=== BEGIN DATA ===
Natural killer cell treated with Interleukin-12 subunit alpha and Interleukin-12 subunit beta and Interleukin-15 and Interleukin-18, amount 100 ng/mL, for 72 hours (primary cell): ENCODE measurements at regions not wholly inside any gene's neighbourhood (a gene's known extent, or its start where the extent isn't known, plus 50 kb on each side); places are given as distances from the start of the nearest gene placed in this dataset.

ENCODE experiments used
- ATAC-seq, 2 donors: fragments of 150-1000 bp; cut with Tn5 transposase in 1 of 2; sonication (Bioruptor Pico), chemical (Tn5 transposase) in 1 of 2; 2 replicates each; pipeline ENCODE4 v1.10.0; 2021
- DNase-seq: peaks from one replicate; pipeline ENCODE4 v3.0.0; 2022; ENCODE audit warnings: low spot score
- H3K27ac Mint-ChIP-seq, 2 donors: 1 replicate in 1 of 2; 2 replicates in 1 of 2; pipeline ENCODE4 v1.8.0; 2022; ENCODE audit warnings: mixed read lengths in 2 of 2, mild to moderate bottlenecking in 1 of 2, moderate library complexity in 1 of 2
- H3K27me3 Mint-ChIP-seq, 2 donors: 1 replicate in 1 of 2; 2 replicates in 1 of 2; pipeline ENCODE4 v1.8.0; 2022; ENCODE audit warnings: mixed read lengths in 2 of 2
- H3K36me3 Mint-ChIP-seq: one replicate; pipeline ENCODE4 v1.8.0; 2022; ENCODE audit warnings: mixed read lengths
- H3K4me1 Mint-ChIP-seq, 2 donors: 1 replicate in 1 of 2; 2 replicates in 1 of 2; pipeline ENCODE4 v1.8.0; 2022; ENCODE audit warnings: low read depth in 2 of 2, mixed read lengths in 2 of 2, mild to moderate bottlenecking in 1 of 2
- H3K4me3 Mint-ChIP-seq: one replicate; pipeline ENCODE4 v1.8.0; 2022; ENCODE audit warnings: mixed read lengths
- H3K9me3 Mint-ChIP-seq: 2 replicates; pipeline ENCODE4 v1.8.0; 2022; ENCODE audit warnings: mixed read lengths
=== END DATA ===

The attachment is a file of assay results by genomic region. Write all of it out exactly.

Natural killer cell treated with Interleukin-12 subunit alpha and Interleukin-12 subunit beta and Interleukin-15 and Interleukin-18, amount 100 ng/mL, for 72 hours (primary cell): ENCODE measurements at regions not wholly inside any gene's neighbourhood (a gene's known extent, or its start where the extent isn't known, plus 50 kb on each side); places are given as distances from the start of the nearest gene placed in this dataset.

ENCODE experiments used
- ATAC-seq, 2 donors: fragments of 150-1000 bp; cut with Tn5 transposase in 1 of 2; sonication (Bioruptor Pico), chemical (Tn5 transposase) in 1 of 2; 2 replicates each; pipeline ENCODE4 v1.10.0; 2021
- DNase-seq: peaks from one replicate; pipeline ENCODE4 v3.0.0; 2022; ENCODE audit warnings: low spot score
- H3K27ac Mint-ChIP-seq, 2 donors: 1 replicate in 1 of 2; 2 replicates in 1 of 2; pipeline ENCODE4 v1.8.0; 2022; ENCODE audit warnings: mixed read lengths in 2 of 2, mild to moderate bottlenecking in 1 of 2, moderate library complexity in 1 of 2
- H3K27me3 Mint-ChIP-seq, 2 donors: 1 replicate in 1 of 2; 2 replicates in 1 of 2; pipeline ENCODE4 v1.8.0; 2022; ENCODE audit warnings: mixed read lengths in 2 of 2
- H3K36me3 Mint-ChIP-seq: one replicate; pipeline ENCODE4 v1.8.0; 2022; ENCODE audit warnings: mixed read lengths
- H3K4me1 Mint-ChIP-seq, 2 donors: 1 replicate in 1 of 2; 2 replicates in 1 of 2; pipeline ENCODE4 v1.8.0; 2022; ENCODE audit warnings: low read depth in 2 of 2, mixed read lengths in 2 of 2, mild to moderate bottlenecking in 1 of 2
- H3K4me3 Mint-ChIP-seq: one replicate; pipeline ENCODE4 v1.8.0; 2022; ENCODE audit warnings: mixed read lengths
- H3K9me3 Mint-ChIP-seq: 2 replicates; pipeline ENCODE4 v1.8.0; 2022; ENCODE audit warnings: mixed read lengths